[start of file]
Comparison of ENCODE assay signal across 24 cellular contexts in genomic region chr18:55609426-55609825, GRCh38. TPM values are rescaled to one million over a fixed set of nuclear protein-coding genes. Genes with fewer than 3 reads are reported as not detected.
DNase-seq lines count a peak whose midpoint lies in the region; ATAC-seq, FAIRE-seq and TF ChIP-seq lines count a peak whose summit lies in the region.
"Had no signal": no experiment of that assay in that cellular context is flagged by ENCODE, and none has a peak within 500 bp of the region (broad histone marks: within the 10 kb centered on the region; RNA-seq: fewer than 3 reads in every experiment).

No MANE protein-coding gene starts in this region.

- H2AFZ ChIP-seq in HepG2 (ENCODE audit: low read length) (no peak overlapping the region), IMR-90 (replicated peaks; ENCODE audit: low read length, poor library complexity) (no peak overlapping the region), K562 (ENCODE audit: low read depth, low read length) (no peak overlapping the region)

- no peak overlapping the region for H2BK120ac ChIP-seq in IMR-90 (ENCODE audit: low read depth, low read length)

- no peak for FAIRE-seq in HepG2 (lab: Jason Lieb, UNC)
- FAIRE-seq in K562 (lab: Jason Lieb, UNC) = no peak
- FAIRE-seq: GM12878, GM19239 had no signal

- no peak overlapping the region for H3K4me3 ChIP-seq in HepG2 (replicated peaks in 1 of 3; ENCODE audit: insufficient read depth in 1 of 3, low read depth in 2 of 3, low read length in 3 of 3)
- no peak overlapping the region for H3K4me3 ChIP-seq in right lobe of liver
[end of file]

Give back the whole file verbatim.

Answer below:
Comparison of ENCODE assay signal across 24 cellular contexts in genomic region chr18:55609426-55609825, GRCh38. TPM values are rescaled to one million over a fixed set of nuclear protein-coding genes. Genes with fewer than 3 reads are reported as not detected.
DNase-seq lines count a peak whose midpoint lies in the region; ATAC-seq, FAIRE-seq and TF ChIP-seq lines count a peak whose summit lies in the region.
"Had no signal": no experiment of that assay in that cellular context is flagged by ENCODE, and none has a peak within 500 bp of the region (broad histone marks: within the 10 kb centered on the region; RNA-seq: fewer than 3 reads in every experiment).

No MANE protein-coding gene starts in this region.

- H2AFZ ChIP-seq in HepG2 (ENCODE audit: low read length) (no peak overlapping the region), IMR-90 (replicated peaks; ENCODE audit: low read length, poor library complexity) (no peak overlapping the region), K562 (ENCODE audit: low read depth, low read length) (no peak overlapping the region)

- no peak overlapping the region for H2BK120ac ChIP-seq in IMR-90 (ENCODE audit: low read depth, low read length)

- no peak for FAIRE-seq in HepG2 (lab: Jason Lieb, UNC)
- FAIRE-seq in K562 (lab: Jason Lieb, UNC) = no peak
- FAIRE-seq: GM12878, GM19239 had no signal

- no peak overlapping the region for H3K4me3 ChIP-seq in HepG2 (replicated peaks in 1 of 3; ENCODE audit: insufficient read depth in 1 of 3, low read depth in 2 of 3, low read length in 3 of 3)
- no peak overlapping the region for H3K4me3 ChIP-seq in right lobe of liver